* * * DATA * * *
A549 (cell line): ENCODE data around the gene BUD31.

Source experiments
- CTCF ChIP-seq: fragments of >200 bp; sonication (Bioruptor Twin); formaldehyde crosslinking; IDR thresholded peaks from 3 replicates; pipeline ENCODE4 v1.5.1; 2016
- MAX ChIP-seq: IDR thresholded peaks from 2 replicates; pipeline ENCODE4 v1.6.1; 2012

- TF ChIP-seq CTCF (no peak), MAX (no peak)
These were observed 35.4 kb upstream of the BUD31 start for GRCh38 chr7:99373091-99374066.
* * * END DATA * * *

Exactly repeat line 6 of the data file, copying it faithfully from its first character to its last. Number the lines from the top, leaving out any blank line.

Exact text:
These were observed 35.4 kb upstream of the BUD31 start for GRCh38 chr7:99373091-99374066.